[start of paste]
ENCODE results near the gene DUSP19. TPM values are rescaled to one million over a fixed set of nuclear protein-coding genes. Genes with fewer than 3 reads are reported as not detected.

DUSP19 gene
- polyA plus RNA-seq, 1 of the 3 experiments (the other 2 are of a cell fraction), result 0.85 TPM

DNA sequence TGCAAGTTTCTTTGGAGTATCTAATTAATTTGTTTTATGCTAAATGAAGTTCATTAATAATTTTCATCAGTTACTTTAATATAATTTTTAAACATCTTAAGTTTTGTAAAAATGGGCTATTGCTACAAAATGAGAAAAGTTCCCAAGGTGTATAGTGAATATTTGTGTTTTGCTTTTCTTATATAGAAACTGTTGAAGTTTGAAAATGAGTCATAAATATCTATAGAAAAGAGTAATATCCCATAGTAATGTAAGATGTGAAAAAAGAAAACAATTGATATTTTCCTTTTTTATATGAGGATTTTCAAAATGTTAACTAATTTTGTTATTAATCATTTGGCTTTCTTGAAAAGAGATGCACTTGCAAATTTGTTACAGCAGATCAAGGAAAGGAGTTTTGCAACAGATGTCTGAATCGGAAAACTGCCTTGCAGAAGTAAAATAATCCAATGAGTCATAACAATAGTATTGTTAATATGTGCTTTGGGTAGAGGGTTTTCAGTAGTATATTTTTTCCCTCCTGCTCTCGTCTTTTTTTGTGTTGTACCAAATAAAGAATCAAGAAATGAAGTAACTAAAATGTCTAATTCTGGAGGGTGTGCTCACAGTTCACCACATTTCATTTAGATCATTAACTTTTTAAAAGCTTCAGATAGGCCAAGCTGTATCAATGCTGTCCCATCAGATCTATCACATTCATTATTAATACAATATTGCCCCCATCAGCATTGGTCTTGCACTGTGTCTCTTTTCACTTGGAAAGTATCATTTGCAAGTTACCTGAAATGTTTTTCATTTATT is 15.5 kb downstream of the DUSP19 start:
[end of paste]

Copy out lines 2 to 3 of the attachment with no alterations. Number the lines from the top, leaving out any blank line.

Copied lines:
DUSP19 gene
- polyA plus RNA-seq, 1 of the 3 experiments (the other 2 are of a cell fraction), result 0.85 TPM